Chaucerian Translations: Postcolonial Approaches to The Canterbury Tales

Patricia Clare Ingham


The notion of a “postcolonial Middle Ages” no longer seems oxymoronic in the way that it did in 1995, when I first began taking an implicitly “postcolonial” approach to teaching Chaucer’s Canterbury Tales. Over the past fifteen years, medievalists have shown the mutual relevance of medieval and postcolonial studies in any number of ways: by engaging pre-modern scenes of conquest and annexation with “postcolonial” theories of culture; by considering medieval traditions of translatio studii and translatio imperii; by analyzing the periodizing divide of “Medieval” to ”Modern” as covert justification for the colonial civilizing mission; by querying the status of the “medieval” in the rhetoric of global empire; and most recently by investigating whether medieval cosmopolitanism might contribute to a desire for more inclusive accounts of global citizenship. . . The pertinence of some such work to the undergraduate Chaucer course may seem obvious enough, and for more than a decade now “postcolonial” readings of some Canterbury Tales have been very much on the table.

Prompts to a “postcolonial” consideration of Chaucer have also been provided by non-medievalists. Accounts of contemporary postcolonial poetics have turned to questions of vernacularism with the Middle Ages in mind: in a 1995 essay, Irish-language poet Nuala Ni Dhomhnaill objects to biased assumptions of the irrelevance of “old,” “archaic,” “pre-modern,” and “pre-colonial” vernaculars (in her case, Irish), situating her own work amidst the complexities of diasporic history, Ireland’s colonial status, and the Irish-language politics of the Gaeltacht. Even more directly on point for Chaucerians, David Chioni Moore has compared contemporary Nigerian writer Ngugi wa Thiong’o’s decision to write in his vernacular (rather than in the global literary language of English) to Chaucer’s vernacularism.  If these two critics share a provocative, surprising (and exceedingly useful) mixing of temporalities, they do so to different effect: where Dhomhnaill emphasizes the problems with an account of history that dismisses older languages as “other,” and hence, “irrelevant” to the contemporary age, Moore stresses the relevance of literary history to current scenes of writing by borrowing Chaucer’s canonical status to advance both the language politics and the literary power of a Nigerian novelist.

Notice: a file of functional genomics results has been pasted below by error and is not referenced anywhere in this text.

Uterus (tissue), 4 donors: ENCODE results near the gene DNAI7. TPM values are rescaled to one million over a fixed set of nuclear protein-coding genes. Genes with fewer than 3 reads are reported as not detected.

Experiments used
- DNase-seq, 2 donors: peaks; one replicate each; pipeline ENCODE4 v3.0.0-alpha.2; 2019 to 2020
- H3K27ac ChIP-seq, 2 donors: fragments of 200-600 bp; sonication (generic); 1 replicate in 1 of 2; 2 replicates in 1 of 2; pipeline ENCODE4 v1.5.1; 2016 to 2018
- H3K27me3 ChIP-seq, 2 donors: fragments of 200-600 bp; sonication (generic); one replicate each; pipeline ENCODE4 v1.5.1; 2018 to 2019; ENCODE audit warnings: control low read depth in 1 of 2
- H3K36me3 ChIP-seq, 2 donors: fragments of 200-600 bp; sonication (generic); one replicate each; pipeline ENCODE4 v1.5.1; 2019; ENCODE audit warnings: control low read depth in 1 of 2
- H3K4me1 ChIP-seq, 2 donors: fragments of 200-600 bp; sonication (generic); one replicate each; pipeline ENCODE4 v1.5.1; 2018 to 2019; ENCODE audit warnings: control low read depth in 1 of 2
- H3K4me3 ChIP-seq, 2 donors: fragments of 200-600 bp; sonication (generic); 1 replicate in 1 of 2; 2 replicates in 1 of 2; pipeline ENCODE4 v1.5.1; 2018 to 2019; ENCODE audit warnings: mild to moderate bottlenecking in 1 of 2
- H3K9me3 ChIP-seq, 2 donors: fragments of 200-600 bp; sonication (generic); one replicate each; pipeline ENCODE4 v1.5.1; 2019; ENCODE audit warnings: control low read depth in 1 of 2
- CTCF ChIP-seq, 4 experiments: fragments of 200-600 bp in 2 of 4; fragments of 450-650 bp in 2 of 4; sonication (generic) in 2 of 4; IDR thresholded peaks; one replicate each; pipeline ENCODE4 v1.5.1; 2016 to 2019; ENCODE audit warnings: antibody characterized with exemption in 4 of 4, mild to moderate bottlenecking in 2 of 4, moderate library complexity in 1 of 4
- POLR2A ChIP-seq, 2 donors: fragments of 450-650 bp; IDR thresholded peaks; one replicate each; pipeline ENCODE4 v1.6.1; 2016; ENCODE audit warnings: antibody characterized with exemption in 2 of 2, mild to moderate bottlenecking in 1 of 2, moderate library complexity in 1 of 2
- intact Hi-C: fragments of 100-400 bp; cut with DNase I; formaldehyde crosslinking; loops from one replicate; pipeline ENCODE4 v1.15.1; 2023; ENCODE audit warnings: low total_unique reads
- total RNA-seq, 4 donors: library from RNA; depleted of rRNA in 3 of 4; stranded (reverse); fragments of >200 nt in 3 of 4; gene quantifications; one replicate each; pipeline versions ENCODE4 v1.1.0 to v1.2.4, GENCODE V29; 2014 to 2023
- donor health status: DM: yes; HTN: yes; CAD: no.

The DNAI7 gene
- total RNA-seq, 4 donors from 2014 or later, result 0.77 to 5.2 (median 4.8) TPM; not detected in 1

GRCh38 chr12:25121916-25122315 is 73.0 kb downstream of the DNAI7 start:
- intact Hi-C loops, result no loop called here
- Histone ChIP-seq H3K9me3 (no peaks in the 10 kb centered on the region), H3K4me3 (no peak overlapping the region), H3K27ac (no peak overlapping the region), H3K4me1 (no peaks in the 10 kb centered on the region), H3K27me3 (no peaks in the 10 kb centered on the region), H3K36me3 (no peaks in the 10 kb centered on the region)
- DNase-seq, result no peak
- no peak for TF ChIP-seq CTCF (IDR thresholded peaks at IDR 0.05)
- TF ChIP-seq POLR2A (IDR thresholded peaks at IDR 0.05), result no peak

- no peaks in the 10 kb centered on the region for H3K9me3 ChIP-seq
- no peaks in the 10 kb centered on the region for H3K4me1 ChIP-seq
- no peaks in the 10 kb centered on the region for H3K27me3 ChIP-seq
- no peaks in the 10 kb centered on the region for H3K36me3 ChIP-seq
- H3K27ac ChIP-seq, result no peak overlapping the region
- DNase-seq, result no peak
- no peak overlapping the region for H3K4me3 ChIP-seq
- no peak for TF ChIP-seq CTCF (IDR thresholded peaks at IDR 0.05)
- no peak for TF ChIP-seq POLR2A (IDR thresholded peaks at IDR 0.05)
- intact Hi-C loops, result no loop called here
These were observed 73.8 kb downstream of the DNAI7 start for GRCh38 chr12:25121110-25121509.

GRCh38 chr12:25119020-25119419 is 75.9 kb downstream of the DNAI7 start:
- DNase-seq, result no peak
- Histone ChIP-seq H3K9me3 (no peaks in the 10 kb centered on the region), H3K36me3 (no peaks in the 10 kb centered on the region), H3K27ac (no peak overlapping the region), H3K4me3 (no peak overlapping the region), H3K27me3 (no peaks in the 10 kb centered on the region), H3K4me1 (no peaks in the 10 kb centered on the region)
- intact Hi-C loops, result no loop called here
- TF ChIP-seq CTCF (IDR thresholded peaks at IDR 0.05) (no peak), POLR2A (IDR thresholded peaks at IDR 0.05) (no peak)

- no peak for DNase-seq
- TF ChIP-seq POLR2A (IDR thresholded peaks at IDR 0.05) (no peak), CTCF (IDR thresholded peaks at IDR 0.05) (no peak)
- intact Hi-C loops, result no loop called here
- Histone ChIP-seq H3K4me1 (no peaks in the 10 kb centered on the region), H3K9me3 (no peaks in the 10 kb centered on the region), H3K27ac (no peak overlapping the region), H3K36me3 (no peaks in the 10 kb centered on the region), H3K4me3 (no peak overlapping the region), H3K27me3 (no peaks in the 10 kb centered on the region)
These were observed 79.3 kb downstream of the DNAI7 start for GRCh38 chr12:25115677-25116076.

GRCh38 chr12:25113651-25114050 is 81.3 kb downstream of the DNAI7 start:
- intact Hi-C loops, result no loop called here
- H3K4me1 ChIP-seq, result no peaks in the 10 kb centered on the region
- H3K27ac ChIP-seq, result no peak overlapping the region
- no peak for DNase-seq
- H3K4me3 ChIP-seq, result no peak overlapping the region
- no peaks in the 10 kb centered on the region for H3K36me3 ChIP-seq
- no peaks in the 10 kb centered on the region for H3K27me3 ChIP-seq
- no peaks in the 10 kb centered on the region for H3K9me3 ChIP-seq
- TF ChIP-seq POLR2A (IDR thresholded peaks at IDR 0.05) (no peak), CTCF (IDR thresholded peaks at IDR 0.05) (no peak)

See also: Creole Medievalism